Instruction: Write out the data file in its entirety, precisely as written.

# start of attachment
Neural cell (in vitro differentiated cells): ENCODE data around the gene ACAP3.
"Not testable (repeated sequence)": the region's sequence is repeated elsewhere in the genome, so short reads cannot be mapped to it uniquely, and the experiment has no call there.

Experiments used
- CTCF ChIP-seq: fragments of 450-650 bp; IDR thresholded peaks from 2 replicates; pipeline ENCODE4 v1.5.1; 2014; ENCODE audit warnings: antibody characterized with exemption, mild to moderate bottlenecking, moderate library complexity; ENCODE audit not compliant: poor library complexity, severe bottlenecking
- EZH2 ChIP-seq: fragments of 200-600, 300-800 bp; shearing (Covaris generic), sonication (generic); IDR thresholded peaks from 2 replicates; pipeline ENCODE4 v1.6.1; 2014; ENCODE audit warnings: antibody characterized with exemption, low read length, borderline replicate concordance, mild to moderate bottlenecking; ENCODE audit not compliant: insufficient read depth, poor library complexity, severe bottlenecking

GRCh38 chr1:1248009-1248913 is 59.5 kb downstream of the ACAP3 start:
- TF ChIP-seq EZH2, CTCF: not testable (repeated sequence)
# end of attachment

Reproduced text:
Neural cell (in vitro differentiated cells): ENCODE data around the gene ACAP3.
"Not testable (repeated sequence)": the region's sequence is repeated elsewhere in the genome, so short reads cannot be mapped to it uniquely, and the experiment has no call there.

Experiments used
- CTCF ChIP-seq: fragments of 450-650 bp; IDR thresholded peaks from 2 replicates; pipeline ENCODE4 v1.5.1; 2014; ENCODE audit warnings: antibody characterized with exemption, mild to moderate bottlenecking, moderate library complexity; ENCODE audit not compliant: poor library complexity, severe bottlenecking
- EZH2 ChIP-seq: fragments of 200-600, 300-800 bp; shearing (Covaris generic), sonication (generic); IDR thresholded peaks from 2 replicates; pipeline ENCODE4 v1.6.1; 2014; ENCODE audit warnings: antibody characterized with exemption, low read length, borderline replicate concordance, mild to moderate bottlenecking; ENCODE audit not compliant: insufficient read depth, poor library complexity, severe bottlenecking

GRCh38 chr1:1248009-1248913 is 59.5 kb downstream of the ACAP3 start:
- TF ChIP-seq EZH2, CTCF: not testable (repeated sequence)